Step #3: Make Bad Plots
There are several ways you can do this. You could have 27 different symbols on the plot with 8 different colors of each symbol, making your legend cover more space than the actual plot. Or you could choose a really bad color table that gives you a plot that looks like a baby's diaper. Or you can make perfectly good plots and then have 10 of them per slide, making it totally impossible for the audience to tell which plot they should be looking at.

Step #4: Become Combative When Asked Questions
This one is really quite simple. When someone asks you if your simulation/theory/experiment has a certain major problem, simply become enraged and spout off about how your simulation/theory/experiment has no major flaws whatsoever and is far better than any competing simulation/theory/experiment. The true masters at this also manage to slip in some subtle personal attacks on anyone who disagrees with them.

Step # 5: Don't Time Your Talk
So you've prepared you talk and you're all ready to go. You've got 15 minutes to talk and you have 120 slides, but that doesn't bother you at all. Why? Because all 120 slides are important. You do great research and you deserve to be able to present it all -regardless of the time you've been allotted. This step is especially effective if several people with this philosophy give their talks in a row or if you are speaking last in a session.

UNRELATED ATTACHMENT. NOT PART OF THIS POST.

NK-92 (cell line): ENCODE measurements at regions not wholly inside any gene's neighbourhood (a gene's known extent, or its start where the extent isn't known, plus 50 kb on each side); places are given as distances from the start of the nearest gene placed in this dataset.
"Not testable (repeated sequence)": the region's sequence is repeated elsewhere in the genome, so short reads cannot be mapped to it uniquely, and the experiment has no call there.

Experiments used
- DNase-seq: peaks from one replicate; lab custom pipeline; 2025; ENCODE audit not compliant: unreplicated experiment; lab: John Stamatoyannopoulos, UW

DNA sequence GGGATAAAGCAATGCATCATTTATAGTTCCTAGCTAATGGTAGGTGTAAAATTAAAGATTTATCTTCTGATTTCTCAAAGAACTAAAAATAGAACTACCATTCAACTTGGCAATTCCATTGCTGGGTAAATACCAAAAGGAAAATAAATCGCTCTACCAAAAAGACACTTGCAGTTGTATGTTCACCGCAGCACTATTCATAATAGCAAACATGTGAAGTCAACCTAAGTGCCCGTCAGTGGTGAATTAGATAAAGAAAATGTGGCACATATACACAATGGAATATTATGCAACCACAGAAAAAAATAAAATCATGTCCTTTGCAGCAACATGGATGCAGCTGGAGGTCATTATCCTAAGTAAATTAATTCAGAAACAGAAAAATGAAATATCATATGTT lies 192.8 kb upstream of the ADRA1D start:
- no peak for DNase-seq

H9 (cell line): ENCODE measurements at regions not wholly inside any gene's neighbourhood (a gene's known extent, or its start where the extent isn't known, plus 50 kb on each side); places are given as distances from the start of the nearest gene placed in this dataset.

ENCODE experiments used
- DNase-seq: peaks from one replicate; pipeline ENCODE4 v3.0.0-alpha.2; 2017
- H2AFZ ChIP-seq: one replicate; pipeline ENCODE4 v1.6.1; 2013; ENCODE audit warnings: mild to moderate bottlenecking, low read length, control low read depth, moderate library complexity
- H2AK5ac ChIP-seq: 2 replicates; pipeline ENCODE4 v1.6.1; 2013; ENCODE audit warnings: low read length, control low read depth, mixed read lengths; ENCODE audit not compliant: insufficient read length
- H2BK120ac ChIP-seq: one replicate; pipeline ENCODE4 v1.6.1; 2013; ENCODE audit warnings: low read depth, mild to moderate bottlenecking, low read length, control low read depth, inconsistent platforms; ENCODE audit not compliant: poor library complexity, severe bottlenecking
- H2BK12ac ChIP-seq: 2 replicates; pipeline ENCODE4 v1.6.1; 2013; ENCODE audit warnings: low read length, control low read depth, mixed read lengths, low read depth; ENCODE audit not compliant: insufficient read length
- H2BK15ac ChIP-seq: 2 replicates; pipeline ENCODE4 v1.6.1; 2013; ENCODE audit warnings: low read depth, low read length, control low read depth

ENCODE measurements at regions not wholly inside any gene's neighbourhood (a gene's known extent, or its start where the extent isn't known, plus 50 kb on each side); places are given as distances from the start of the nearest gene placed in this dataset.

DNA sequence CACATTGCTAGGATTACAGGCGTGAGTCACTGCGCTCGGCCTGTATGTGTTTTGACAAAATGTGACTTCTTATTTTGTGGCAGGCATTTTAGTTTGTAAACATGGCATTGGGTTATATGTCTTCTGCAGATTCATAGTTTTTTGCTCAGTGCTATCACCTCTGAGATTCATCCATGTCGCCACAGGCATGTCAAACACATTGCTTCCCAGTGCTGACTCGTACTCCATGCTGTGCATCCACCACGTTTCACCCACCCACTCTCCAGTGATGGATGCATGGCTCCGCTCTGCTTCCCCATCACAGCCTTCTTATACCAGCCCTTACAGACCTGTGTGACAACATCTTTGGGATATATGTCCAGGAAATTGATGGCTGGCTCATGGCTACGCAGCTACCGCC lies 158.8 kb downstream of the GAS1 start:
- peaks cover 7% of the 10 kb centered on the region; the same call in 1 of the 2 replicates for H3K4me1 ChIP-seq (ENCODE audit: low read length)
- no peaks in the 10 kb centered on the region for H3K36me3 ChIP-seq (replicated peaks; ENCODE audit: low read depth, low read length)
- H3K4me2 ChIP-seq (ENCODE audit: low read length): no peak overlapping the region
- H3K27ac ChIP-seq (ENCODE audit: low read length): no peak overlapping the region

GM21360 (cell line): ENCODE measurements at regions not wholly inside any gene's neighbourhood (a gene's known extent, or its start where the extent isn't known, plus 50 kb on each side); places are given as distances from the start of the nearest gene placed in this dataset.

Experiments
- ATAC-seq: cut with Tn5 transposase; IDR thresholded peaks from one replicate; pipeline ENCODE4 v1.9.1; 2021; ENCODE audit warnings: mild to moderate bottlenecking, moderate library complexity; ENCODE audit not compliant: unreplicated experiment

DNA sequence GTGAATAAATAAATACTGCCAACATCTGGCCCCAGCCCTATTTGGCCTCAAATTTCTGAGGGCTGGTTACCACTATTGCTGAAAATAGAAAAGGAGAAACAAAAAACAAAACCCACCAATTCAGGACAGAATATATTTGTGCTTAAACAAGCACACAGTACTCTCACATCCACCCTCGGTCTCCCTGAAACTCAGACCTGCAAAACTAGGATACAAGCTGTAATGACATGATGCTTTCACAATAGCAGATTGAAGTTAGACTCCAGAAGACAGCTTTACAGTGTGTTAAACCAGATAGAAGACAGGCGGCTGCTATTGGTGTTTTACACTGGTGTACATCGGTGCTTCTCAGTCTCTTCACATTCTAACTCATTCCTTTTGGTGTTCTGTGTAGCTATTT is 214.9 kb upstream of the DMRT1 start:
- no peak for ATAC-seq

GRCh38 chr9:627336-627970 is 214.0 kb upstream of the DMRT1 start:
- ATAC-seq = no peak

I promise you that if you incorporate even one of these steps into your talk, people will notice. If you manage to get all 5 then congratulations and/or condolences will be in order.


  1. "California enjoying the cool ocean breezes"

    Yes, sourthern Califprnia is great.

    "I promise you that if you incorporate even one of these steps into your talk, people will notice."

    Yes, it is amazing how bad some talks can be.

    After attending some talks I wonder how these people can write research articles that actually make it into journals.

  2. It's easy to write articles that make it into journals, because if a journal article gets long-winded, boring, or badly written, there's no social pressure to just walk out on it. (I admit, sometimes social pressure seems to be the only thing containing the massive outward force of all that "hot air." This can be readily observed by the conference supernova (or more commonly a simple attendee outgassing) forming a post-talk nebula (in which most of the attendees eject themselves from the conference room and try to recover from the overly nebulous feeling from enduring the talk) occurring just after the end of any of the more "inflated" talks.)